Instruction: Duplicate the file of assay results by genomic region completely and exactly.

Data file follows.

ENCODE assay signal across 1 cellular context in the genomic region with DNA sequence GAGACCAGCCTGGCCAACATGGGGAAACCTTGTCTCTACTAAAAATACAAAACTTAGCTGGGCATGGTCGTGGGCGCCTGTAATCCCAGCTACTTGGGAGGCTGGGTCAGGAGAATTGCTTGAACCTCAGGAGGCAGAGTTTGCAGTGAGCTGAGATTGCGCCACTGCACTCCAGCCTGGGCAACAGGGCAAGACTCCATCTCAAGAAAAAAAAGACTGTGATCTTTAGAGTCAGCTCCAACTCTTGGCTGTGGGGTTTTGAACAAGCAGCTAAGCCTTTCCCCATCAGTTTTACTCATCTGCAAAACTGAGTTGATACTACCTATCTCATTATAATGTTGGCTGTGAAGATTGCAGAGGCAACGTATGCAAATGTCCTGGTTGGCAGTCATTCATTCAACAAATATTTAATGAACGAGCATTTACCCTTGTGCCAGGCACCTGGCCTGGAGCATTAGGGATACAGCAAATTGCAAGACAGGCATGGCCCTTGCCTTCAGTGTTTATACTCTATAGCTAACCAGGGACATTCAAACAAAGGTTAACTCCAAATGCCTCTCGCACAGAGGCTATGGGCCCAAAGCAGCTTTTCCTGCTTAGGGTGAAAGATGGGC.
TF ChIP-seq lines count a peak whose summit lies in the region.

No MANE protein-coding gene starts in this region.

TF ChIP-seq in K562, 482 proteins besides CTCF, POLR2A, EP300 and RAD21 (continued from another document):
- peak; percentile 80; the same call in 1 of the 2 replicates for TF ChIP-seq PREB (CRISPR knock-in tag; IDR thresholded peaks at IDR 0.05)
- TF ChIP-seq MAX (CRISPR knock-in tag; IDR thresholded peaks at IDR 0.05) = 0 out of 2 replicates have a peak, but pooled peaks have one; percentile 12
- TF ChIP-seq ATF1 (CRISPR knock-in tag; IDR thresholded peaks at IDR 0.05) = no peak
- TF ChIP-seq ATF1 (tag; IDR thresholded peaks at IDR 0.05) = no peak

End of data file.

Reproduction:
ENCODE assay signal across 1 cellular context in the genomic region with DNA sequence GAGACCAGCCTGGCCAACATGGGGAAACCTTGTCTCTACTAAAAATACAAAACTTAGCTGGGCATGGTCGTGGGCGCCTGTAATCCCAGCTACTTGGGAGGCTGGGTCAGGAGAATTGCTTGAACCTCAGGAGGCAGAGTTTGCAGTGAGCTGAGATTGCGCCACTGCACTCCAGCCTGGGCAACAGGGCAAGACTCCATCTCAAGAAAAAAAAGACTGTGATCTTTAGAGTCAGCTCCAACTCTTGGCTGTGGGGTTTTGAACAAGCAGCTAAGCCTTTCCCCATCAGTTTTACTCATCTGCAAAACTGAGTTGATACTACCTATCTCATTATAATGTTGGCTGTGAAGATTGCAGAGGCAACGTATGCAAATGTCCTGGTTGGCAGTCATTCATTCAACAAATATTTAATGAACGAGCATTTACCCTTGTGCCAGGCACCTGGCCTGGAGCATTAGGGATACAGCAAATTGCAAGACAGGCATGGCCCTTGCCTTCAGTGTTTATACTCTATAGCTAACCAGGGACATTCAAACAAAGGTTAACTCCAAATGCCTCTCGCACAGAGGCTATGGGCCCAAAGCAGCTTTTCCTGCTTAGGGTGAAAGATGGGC.
TF ChIP-seq lines count a peak whose summit lies in the region.

No MANE protein-coding gene starts in this region.

TF ChIP-seq in K562, 482 proteins besides CTCF, POLR2A, EP300 and RAD21 (continued from another document):
- peak; percentile 80; the same call in 1 of the 2 replicates for TF ChIP-seq PREB (CRISPR knock-in tag; IDR thresholded peaks at IDR 0.05)
- TF ChIP-seq MAX (CRISPR knock-in tag; IDR thresholded peaks at IDR 0.05) = 0 out of 2 replicates have a peak, but pooled peaks have one; percentile 12
- TF ChIP-seq ATF1 (CRISPR knock-in tag; IDR thresholded peaks at IDR 0.05) = no peak
- TF ChIP-seq ATF1 (tag; IDR thresholded peaks at IDR 0.05) = no peak